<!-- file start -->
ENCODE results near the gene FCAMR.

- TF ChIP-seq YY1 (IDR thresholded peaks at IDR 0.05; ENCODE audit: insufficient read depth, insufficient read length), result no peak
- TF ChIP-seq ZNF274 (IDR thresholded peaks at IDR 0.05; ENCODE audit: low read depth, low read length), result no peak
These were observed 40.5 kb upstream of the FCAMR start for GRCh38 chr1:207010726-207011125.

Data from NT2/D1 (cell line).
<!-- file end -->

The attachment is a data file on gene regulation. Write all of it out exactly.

ENCODE results near the gene FCAMR.

- TF ChIP-seq YY1 (IDR thresholded peaks at IDR 0.05; ENCODE audit: insufficient read depth, insufficient read length), result no peak
- TF ChIP-seq ZNF274 (IDR thresholded peaks at IDR 0.05; ENCODE audit: low read depth, low read length), result no peak
These were observed 40.5 kb upstream of the FCAMR start for GRCh38 chr1:207010726-207011125.

Data from NT2/D1 (cell line).